First Presbyterian (1891)

300 East 2nd Street | Architects: Traphagen & Fitzpatrick | Built: 1891 | Extant

I n 1889 parishioners of Duluth’s First Presbyterian decided to build a new church on a lot diagonally across the street from its 1870 edifice. By then the corner of Third Avenue East and Second Street was part of Ashtabula Heights, a tony neighborhood of opulent Victorian and Romanesque Revival homes built by wealthy families, many of whom attended the church. The new building fit right in with the opulent homes nearby.

The Duluth Herald first described the Romanesque Revival church as “a natural expression of the rugged hillside from which it emerges.” Indeed, faced with ashlar courses of Lake Superior brownstone quarried in Wisconsin, its 120-foot corner bell tower seems to have erupted from somewhere below Second Street. The tower itself is dressed with corner turrets and topped with an elaborate Neo-Gothic spire, below which its belfry’s resident rings out through arched openings. The Second Street façade features a triple-arched entryway leading to the sanctuary, above which sit several arched, stained-glass windows. Along Third Avenue East, a large rosette window fills the western gable and a pediment-topped portico supported by Corinthian columns carved by George Thrana leads to the basement, outfitted as the church’s Sunday School and library.

Inside, the work of another great Duluth artisan adorns the sanctuary. Ann Weston, a stained-glass designer for Tiffany & Company, produced nine memorial windows for the church, five in the sanctuary and four others along the building’s southern end. Weston also designed a window triptych titled Ships at Sea, installed in 1920 to honor the memory of Annie Laurie Adams, the wife of mining executive John Boswell Adams. The window shows three ships with the Latin names Spes, Amor, and Felicitas (Hope, Love, and Faith).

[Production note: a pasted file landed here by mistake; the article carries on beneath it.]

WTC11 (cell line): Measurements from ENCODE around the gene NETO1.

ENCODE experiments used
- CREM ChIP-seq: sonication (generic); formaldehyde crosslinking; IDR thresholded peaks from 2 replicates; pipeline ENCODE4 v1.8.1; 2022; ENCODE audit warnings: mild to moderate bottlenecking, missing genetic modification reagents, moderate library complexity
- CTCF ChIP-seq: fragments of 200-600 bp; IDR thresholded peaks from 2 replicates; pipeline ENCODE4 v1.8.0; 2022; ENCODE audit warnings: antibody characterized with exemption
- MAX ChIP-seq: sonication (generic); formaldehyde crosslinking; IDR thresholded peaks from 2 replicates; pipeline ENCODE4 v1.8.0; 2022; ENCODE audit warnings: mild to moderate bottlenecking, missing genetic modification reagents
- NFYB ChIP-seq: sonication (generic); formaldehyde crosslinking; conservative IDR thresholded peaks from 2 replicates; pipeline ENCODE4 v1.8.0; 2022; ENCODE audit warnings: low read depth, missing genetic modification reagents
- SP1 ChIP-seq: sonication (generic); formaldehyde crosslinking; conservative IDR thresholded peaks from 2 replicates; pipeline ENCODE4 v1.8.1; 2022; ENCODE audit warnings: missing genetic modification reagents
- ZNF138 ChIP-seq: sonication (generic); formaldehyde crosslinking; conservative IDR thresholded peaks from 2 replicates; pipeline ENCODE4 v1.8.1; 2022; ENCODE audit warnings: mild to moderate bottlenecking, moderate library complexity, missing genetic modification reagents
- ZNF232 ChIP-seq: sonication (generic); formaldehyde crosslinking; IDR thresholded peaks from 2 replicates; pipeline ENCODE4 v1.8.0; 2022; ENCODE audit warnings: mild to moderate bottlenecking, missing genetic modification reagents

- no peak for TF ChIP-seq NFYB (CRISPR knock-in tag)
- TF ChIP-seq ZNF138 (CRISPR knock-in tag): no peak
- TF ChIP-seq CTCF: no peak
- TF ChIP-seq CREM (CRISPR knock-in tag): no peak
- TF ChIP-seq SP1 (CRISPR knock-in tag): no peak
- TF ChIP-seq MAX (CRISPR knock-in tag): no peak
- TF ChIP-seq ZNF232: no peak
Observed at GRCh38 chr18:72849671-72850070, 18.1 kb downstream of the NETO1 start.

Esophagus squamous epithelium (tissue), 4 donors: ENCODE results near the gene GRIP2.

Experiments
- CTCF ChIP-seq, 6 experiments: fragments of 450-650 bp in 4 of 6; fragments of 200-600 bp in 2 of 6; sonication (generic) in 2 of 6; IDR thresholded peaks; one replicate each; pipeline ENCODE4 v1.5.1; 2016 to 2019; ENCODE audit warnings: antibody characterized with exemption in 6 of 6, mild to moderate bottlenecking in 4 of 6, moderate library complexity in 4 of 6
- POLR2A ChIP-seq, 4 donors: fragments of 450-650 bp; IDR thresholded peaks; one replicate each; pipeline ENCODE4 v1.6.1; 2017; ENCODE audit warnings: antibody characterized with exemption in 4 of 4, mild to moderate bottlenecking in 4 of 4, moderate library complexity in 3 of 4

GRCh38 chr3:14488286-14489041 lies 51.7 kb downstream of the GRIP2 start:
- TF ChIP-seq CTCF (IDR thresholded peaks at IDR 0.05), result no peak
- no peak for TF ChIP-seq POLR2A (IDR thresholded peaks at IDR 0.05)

The church’s sanctuary includes a pitched gallery, held up by unobtrusive columns ,that brings the room’s capacity to over one thousand. The basement included a school with classrooms and an assembly room that seated four hundred. In 1913, a three-story addition to the rear of the building, designed by architects by Holstead & Sullivan, created a new Sunday School and two “memorial” rooms entirely in keeping with the original design and materials. Three years later, the congregation installed a pipe organ designed by Ernest Skinner.

While Duluth’s wealthy began moving east a few years after the building was constructed, the church thrived for decades. But as lifelong parishioner Kathy Peterson explained to the Duluth News Tribune in 2019, attendance in the 1950s was about 300 to 400 worshippers a week, but that by the congregation’s 150th anniversary it had dropped to 35. As of December 2021, the congregation survives.


The 1891 First Presbyterian Church, photographed in 2009 by Dennis O’Hara. (Image: Northern Images)